Italy is to build centres in Albania to host sea migrants trying to come ashore, Prime Minister Giorgia Meloni said on Monday as she unveiled a new scheme to try to bring down numbers that have nearly doubled in the past year.

Meloni said the Albanian centres would initially host some 3,000 people when they are due to open in spring 2024. She said the Italian government then hoped to scale up their capacity to process 36,000 migrants a year.

More than 145,000 people have come ashore in Italy so far in 2023, compared with around 88,000 in the same period in 2022.

Meloni’s administration has already toughened jail terms for human smugglers and ruled to increase the number of detention centres around the country to hold migrants ahead of their possible repatriation.

Meloni’s hard-right Brothers of Italy party has long called for such facilities to be set up outside the European Union, proposing for example North Africa, but no country from that region had accepted.

“I consider this as a truly European agreement, and I want to say that it shows that it is possible to work together on the management of migratory flows,” Meloni said, speaking in Rome alongside her Albanian counterpart Edi Rama.

“They (the migrants) will stay in these centres for the time necessary to quickly process asylum applications and, if necessary, for repatriation,” she said.

The Italian leader said minors, pregnant women and other vulnerable groups would not be taken to Albania. Few other details of the project, including the cost, have been disclosed.

A source in her office said the aim of the plan was to deter migrant departures and human trafficking and it would apply only to migrants rescued at sea by the Italian coastguard or navy, not by charity groups.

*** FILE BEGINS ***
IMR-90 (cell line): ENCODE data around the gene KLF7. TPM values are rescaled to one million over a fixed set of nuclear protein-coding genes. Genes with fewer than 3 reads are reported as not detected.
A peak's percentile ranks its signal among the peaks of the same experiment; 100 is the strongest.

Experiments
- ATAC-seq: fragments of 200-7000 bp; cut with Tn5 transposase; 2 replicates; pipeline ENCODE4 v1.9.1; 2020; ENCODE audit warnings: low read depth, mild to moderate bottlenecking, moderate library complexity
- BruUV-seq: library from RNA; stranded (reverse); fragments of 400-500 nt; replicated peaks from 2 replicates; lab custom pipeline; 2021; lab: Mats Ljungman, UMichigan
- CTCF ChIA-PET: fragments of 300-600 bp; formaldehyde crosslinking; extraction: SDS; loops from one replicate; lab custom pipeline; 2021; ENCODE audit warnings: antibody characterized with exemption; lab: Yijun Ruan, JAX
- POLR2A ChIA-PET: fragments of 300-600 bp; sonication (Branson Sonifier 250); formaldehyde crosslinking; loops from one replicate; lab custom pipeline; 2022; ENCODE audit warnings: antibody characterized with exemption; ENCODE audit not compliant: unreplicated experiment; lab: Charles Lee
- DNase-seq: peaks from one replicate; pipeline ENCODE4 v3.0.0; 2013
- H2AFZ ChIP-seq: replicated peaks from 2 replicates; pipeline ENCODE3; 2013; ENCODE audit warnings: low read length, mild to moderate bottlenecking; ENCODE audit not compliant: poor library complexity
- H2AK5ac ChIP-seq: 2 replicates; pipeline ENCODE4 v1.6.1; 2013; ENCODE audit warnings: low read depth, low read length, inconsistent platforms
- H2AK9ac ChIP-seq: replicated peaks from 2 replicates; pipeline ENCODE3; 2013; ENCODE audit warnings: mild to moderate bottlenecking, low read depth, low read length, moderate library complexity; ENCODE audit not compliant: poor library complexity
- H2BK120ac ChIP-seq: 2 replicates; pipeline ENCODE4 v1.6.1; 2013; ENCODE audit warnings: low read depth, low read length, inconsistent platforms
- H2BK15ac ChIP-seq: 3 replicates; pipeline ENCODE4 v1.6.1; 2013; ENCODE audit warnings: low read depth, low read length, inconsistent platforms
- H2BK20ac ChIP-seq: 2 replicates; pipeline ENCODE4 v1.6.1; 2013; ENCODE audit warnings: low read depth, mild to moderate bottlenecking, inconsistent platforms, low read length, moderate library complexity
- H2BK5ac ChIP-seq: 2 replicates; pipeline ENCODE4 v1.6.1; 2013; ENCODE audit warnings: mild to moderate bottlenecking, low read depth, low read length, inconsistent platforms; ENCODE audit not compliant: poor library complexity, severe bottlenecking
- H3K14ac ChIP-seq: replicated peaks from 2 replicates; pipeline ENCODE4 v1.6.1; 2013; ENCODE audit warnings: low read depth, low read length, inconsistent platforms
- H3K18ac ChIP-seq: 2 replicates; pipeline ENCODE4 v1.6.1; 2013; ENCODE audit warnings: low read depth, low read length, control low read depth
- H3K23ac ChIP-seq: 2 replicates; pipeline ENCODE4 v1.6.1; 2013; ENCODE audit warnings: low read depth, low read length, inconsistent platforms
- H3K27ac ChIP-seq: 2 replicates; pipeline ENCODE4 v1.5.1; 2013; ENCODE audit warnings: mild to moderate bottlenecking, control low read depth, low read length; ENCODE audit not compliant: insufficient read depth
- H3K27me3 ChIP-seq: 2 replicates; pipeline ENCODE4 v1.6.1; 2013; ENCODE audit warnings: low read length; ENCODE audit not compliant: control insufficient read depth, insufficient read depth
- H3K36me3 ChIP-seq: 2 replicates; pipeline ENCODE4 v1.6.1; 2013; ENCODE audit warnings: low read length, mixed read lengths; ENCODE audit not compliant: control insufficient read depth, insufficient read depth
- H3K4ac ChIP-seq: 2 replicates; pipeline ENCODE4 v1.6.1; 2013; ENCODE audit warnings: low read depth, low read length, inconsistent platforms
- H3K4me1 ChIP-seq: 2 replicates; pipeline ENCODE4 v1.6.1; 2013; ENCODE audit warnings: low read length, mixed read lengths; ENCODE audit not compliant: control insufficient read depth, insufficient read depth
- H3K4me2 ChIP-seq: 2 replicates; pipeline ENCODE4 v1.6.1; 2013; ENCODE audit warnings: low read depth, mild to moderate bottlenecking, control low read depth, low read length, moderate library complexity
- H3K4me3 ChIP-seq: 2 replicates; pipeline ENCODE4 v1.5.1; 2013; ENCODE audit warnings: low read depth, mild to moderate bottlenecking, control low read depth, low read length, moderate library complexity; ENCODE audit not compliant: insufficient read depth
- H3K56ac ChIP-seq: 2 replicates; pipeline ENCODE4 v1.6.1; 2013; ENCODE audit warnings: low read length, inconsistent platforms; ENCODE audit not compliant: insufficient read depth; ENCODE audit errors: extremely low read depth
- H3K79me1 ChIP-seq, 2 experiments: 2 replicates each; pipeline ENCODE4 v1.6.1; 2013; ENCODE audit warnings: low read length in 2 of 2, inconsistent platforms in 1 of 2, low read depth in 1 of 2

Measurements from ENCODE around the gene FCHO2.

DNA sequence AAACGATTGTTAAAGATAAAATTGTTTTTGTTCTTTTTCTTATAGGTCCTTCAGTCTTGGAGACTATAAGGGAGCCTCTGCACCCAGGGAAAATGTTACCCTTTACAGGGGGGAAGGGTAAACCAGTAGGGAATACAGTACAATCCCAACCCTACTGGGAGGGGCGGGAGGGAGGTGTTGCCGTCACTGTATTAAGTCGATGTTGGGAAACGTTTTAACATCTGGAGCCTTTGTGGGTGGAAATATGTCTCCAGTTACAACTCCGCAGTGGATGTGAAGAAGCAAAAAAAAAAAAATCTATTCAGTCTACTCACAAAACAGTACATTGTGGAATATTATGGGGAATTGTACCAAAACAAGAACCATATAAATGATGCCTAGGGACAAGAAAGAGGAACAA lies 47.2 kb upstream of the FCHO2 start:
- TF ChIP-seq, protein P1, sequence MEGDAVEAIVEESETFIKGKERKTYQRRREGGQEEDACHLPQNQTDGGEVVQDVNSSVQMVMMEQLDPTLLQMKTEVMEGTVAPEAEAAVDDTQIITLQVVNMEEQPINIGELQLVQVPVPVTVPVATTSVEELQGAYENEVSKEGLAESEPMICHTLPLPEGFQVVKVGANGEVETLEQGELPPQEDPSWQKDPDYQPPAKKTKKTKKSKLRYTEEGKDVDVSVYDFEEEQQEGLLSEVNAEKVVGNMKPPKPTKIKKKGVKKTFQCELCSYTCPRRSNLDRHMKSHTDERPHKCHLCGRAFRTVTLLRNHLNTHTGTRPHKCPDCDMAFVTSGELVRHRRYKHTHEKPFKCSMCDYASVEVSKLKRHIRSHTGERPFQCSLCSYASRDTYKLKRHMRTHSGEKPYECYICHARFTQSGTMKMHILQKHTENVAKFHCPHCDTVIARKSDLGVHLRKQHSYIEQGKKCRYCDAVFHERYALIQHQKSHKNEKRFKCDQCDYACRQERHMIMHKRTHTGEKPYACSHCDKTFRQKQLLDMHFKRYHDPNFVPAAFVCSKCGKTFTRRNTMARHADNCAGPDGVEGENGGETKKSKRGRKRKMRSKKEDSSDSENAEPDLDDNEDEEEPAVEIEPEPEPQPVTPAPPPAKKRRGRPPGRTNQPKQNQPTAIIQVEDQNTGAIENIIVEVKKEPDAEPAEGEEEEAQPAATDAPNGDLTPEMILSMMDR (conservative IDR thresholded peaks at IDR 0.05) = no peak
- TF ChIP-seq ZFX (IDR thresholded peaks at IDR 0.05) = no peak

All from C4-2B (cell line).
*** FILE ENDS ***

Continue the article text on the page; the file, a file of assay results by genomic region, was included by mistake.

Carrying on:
The same source denied Italy would pay any money to Albania to host the centres.

Meloni said Italy would build a migrant identification facility at the Albanian port of Shëngjin, and a repatriation centre inland. Both facilities will operate under Italian jurisdiction, she said.

Speaking in Italian, Albanian Prime Minister Rama said he felt a duty to help Rome due to the special relationship between the two countries, linked by geographical proximity and colonial history, among other things.

“Lending a hand, in this case, means helping to manage a situation that everyone sees it is difficult for Italy,” Rama said.

The main countries migrants have arrived from in Italy in 2023 were Guinea, Ivory Coast and Tunisia, official data shows.

Rome’s plan echoes an attempt of the British government to send thousands of asylum seekers to Rwanda. That plan has been mired in the courts since it was struck.

“This is extremely repressive towards foreign nationals who have a kind of lower-category status on personal freedom because they are not European Union citizens,” Maurizio Veglio, a lawyer and expert in immigration law, told Reuters.